A National Directory of Drug Treatment Centers and Alcohol Treatment Centers, Therapists and Specialists. A free, simple directory providing assistance and guidance for those seeking help regarding alcohol addiction, drug addiction, dependency and many other conditions that affect the mind, body and soul.
Call 800-580-9104 Who Answers? to speak with an alcohol or drug abuse counselor.

To help, or at least do no harm

Canada’s Health Minister urgently needs an education in harm reduction. Announcing his intention to shut down Insite, the supervised injection facility serving drug addicts in Vancouver’s Downtown Eastside, Tony Clement told the House of Commons health committee that “supervised injection is not medicine; it does not heal the person addicted to drugs.”

Mr. Clement got one thing right: Supervised injection does not heal addiction. It is, however, completely in line with accepted medical practice.

Consider other areas of medicine. Prescribing inhalant medication to open airways and reduce lung inflammation in smokers also does not “heal” nicotine addiction: It only saves lives and improves quality of life. Similarly, quadruple bypass surgery in overstressed type-A business executives does not heal workaholism; insulin does not cure people whose eating patterns and sedentary habits have triggered diabetes, and intestinal bypass surgery in relief of morbid obesity does not cure food addiction. But all of these medical interventions are harm-reduction measures.

Harm reduction is often seen as being inimical to the ultimate purpose of helping addicts to transcend their habits and to heal. People believe it “coddles” addicts, enabling them to continue their destructive ways. It’s also considered to be the opposite of abstinence, which many regard as the only legitimate goal of addiction treatment.

Such a distinction is artificial. The issue in medical practice is always how best to help a patient. If a cure is possible and probable without doing greater harm, then cure is the objective. When it isn’t – and in most chronic medical conditions cure is not the expected outcome – the physician’s role is to help the patient with the symptoms and to mitigate the harm done by the disease process.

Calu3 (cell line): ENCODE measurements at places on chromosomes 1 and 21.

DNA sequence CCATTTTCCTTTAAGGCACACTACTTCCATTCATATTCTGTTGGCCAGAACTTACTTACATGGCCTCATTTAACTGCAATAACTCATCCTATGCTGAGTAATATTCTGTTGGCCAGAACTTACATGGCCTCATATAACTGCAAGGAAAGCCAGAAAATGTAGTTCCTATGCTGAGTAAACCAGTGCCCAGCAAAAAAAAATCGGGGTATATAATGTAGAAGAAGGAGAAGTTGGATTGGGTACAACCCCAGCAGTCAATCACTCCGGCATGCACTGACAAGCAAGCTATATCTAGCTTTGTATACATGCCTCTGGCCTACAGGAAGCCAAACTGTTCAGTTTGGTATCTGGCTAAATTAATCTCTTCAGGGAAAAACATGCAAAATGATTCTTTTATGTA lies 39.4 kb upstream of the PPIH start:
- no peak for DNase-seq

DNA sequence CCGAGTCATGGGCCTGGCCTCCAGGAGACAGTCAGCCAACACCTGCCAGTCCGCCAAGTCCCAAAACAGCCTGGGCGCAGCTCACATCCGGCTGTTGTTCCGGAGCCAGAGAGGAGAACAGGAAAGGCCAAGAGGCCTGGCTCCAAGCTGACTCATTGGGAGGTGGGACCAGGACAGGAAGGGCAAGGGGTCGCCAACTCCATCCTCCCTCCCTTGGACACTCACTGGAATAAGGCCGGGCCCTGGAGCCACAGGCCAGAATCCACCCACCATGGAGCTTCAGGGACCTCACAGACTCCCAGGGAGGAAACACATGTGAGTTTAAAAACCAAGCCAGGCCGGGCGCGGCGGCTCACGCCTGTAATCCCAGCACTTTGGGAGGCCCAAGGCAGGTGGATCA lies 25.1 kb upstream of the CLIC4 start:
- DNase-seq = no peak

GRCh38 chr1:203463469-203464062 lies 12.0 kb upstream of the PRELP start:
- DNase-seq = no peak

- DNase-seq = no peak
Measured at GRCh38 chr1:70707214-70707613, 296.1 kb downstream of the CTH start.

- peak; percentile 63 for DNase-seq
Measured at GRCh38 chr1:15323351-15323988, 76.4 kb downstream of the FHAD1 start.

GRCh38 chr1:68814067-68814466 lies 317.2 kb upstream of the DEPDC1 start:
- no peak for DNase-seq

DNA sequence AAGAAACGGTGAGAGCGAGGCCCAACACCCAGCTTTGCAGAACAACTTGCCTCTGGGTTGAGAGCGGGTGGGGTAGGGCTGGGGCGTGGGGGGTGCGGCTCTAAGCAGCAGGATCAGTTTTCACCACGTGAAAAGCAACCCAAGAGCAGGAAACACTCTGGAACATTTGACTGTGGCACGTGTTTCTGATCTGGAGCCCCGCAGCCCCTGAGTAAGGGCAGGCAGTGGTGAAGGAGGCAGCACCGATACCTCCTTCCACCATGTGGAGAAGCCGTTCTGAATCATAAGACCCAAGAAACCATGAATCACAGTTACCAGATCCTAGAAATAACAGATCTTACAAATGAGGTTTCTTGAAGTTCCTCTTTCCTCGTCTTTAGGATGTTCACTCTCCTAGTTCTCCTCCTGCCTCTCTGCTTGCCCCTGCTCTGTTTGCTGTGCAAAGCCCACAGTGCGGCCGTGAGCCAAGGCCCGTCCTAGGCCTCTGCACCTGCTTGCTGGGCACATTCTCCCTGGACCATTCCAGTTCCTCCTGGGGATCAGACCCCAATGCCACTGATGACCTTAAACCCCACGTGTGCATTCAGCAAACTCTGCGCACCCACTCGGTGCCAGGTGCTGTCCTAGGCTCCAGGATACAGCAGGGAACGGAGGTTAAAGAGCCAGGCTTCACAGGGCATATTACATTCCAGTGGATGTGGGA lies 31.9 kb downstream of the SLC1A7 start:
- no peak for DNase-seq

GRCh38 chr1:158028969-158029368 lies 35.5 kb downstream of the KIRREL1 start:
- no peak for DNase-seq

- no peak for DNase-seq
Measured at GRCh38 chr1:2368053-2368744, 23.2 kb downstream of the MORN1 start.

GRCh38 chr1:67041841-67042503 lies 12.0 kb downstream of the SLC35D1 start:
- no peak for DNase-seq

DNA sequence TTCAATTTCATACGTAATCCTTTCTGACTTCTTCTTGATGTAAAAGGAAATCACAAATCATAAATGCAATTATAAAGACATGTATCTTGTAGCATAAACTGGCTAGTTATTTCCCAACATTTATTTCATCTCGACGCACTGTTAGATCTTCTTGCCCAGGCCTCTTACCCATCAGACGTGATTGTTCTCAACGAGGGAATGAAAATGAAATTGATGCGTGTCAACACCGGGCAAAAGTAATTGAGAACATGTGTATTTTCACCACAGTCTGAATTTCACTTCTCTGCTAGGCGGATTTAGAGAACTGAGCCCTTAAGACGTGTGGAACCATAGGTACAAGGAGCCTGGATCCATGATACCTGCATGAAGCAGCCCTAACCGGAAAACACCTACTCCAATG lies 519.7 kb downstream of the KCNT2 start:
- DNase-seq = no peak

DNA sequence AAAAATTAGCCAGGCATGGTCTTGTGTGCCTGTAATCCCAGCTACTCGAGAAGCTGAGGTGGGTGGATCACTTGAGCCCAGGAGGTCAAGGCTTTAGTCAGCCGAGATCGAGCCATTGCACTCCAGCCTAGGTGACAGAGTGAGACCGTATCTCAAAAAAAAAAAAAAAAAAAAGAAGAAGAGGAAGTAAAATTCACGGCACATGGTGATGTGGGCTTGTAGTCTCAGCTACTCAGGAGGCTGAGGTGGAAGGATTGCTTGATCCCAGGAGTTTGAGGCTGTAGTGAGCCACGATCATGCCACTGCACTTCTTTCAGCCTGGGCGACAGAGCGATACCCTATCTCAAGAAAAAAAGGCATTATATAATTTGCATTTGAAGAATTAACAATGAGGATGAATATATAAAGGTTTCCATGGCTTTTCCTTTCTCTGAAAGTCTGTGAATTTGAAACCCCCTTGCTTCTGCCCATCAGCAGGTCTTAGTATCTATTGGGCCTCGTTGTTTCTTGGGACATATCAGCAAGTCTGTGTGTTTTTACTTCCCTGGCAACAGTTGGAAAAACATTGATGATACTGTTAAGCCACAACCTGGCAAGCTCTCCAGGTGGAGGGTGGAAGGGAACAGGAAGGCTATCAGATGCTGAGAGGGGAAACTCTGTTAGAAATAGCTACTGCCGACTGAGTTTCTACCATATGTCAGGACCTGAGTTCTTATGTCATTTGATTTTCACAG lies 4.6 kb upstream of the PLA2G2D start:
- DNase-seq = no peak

In rheumatoid arthritis, for example, one aims to prevent joint inflammation and bone destruction and, in all events, to reduce pain. In other words, harm reduction means making the lives of afflicted human beings more bearable, more worth living. That is also a goal of harm reduction in the context of addiction.

Given the chronic and relapsing nature of injection drug use among hardcore addicts, cure is not often achieved. That leaves us with the need to reduce the depredations of the condition on the afflicted person and that’s what supervised injection does: It minimizes disease transmission and affords first-line access to health care.

As the physician at Onsite, the detox facility attached to Insite, I can assure Mr. Clement that staff do their utmost to steer clients toward abstinence and recovery. Many people have entered recovery programs owing to their contact with health personnel during supervised injection. For all too many addicts, Insite is their first exposure to a caring, compassionate and non-judgmental model of medical care.

Mr. Clement told the Commons health committee that “government-sponsored supervised injection sends a very mixed message to young people who are contemplating the use of illicit drugs.”